I’m writing at home today while my 9-year-old son sits on the sofa in his pajamas — wiping his nose and drawing his own comic books.
That nose of his has been draining faster than Charybdis for the past 40 hours. I figure my good deed for the month is keeping him home today so he doesn’t expel viral-laden snot all over his school.
When I consulted him as to what this week’s column should be about, he thought it’d be fun to share how parents can tell if their kid is pretending to be sick. Not that he’s ever done that, he claims. But I agree that this might be important information for him to tell the parents of Western North Carolina. Especially his mom. Although I left that last bit out.
Here are my boy’s ways to tell if your kid’s feigning illness:
1. If he slept well the previous night, he’s probably not that sick. Sick people wake up a lot.
2. If the kid says he’s sick on the day after he’s gotten a new video game or movie, he’s probably faking. My boy says parents should be like his parents and say, “If you stay home, you can’t have any screen time during school hours.” (Holy cow, I can’t believe my son just said that).
3. If, after the parents say, “You can stay home,” the kid goes outside and does something active, he’s probably not sick.
4. If mom or dad leaves the kid by himself, then calls to check on him, and he doesn’t answer the phone, it’s because he’s outside playing instead of lying in bed. Unless he’s smart enough to carry the cordless or a cell phone with him. That is, if he has a cell phone, which some parents won’t allow (I wonder who he’s referring to?).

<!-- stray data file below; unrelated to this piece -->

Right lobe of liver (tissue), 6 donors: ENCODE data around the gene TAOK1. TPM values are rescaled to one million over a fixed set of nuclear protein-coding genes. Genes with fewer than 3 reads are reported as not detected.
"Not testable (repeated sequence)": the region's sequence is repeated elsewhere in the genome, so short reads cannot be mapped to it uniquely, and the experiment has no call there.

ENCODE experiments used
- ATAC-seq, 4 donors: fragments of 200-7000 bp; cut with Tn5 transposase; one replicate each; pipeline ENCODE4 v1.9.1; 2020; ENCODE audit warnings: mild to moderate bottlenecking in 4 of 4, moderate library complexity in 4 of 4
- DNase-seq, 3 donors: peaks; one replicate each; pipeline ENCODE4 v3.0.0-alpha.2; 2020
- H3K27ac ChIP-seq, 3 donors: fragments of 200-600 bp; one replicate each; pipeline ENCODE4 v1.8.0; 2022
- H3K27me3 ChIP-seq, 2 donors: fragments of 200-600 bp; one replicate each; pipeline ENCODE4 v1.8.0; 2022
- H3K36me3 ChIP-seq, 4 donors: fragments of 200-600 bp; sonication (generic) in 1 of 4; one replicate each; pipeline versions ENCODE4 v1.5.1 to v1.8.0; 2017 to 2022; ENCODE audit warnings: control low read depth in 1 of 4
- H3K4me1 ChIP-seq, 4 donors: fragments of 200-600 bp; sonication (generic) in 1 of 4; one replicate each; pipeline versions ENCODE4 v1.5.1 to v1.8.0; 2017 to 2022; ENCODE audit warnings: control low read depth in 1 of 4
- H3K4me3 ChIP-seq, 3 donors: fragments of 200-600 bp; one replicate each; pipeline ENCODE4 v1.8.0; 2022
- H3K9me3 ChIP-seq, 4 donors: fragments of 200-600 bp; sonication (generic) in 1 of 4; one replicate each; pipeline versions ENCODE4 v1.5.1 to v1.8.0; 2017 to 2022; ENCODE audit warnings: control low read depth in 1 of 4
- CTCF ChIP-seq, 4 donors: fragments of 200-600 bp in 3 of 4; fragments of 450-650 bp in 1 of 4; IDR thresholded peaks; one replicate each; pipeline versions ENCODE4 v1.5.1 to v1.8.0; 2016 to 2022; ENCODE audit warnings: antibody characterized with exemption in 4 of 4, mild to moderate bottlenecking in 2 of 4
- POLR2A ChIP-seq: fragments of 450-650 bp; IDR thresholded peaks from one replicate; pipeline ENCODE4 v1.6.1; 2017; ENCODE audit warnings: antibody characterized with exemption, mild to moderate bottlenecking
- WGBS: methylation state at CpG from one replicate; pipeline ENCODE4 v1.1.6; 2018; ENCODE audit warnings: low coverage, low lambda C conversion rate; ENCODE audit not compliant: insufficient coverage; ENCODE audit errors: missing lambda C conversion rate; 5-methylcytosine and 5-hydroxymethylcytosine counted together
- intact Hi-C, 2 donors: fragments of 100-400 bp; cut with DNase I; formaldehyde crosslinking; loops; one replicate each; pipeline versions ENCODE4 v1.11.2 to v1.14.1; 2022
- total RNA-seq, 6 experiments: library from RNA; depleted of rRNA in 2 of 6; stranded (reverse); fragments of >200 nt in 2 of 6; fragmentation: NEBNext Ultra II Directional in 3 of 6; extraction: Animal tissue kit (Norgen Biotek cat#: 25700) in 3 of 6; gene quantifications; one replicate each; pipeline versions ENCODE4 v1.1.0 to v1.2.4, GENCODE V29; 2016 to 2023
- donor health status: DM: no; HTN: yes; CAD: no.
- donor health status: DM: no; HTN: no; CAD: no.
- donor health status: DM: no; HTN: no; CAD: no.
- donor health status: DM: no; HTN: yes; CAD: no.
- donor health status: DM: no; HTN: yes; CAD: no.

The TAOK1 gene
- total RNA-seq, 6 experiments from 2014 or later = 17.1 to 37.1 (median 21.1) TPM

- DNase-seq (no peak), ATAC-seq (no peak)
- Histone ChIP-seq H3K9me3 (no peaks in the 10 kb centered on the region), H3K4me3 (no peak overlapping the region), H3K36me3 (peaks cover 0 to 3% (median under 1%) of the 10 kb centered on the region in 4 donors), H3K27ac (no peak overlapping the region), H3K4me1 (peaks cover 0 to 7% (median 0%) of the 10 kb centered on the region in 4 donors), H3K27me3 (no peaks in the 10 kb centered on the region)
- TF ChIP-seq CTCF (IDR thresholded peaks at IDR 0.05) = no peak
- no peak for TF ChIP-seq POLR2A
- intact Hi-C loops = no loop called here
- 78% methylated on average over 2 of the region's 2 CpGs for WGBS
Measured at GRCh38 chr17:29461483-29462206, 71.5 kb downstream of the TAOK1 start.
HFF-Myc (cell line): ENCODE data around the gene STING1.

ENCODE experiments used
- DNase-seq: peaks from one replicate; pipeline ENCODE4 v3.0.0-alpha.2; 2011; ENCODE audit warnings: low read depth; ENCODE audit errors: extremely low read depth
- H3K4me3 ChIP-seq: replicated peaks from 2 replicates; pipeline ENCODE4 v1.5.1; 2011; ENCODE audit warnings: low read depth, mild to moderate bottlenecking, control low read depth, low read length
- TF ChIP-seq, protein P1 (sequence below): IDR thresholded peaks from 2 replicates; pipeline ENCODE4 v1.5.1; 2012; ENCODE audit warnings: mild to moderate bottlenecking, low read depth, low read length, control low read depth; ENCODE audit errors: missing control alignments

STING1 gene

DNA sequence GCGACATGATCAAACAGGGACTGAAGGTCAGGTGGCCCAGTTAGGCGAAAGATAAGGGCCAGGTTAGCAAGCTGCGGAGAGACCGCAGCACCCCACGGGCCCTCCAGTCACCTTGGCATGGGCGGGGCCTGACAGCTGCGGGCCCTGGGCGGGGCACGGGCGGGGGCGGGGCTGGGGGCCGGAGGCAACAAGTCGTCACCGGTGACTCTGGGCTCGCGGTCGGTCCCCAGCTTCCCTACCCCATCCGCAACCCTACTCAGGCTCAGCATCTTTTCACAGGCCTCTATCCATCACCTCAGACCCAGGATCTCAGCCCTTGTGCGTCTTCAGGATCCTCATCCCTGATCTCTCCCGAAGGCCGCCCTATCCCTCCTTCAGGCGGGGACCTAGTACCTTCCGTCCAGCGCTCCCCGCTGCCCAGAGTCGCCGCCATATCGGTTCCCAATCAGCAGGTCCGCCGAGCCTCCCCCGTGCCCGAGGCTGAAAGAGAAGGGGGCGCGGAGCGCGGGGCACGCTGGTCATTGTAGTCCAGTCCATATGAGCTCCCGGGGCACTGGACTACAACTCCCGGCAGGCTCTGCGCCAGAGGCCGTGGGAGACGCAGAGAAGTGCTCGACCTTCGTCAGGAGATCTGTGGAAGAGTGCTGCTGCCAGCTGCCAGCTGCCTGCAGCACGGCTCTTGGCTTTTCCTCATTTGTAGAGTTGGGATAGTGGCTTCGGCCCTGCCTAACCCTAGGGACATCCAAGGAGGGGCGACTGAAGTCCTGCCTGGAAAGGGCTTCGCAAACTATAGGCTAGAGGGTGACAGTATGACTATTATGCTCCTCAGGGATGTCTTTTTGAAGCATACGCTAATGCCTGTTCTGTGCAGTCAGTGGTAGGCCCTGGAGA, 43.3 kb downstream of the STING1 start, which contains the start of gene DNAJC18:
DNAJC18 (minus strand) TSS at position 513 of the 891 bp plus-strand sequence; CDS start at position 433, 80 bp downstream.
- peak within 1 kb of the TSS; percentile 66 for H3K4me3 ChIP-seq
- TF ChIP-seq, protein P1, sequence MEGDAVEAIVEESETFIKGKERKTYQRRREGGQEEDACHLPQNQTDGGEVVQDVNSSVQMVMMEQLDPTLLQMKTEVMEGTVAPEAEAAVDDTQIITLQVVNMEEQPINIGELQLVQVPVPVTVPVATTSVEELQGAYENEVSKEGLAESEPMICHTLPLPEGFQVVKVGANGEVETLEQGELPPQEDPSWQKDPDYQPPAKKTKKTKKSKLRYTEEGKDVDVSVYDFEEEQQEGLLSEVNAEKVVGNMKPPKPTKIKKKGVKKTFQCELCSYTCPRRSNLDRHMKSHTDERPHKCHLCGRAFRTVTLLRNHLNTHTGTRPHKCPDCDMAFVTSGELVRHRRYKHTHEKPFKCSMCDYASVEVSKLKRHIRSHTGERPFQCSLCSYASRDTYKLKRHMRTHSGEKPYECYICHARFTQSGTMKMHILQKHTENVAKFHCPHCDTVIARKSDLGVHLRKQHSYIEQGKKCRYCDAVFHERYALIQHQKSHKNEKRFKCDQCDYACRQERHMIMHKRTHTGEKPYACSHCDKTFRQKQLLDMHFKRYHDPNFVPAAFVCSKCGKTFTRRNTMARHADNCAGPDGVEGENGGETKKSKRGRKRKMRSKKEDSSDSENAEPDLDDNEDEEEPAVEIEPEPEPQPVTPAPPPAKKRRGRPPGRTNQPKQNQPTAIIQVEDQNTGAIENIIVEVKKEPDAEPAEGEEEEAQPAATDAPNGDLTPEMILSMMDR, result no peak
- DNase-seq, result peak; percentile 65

5. If there’s a quiz or test at school or it’s a day that the P.E. curriculum includes lots of pushups, and the kid says he’s sick, he’s probably faking.
6. Last bit of 9-year-old advice? If you do catch your kid pretending to be sick, don’t get mad. He might really need a break from school or a day off.
That’s all he could come up with, because as soon as the clock stuck 2:30 p.m. (the time his school lets out) he started feeling better and went to play outside.
Which is OK. This is my kid who doesn’t care much for school — who feels that, as he says, it’s a waste of time — but who still needs it and will continue to attend because I don’t have the patience to home school him. His older sister, on the other hand, loves school and all things academic. Strange that they were created by the same two people.
But in my son’s case, a day off now and again, particularly when he might be a bit contagious, is a necessity. It’s really a kid version of a mental health day. In addition to being my good deed. My hope is that he’ll be a bit more focused and enthusiastic about schooling tomorrow. And that his nose will be less drippy.
So he gets time to recover — both physically and mentally. At the same time, I’m pretty sure that I’m never, ever going to let him watch the movie Ferris Bueller’s Day Off. That would give him way too many new ideas.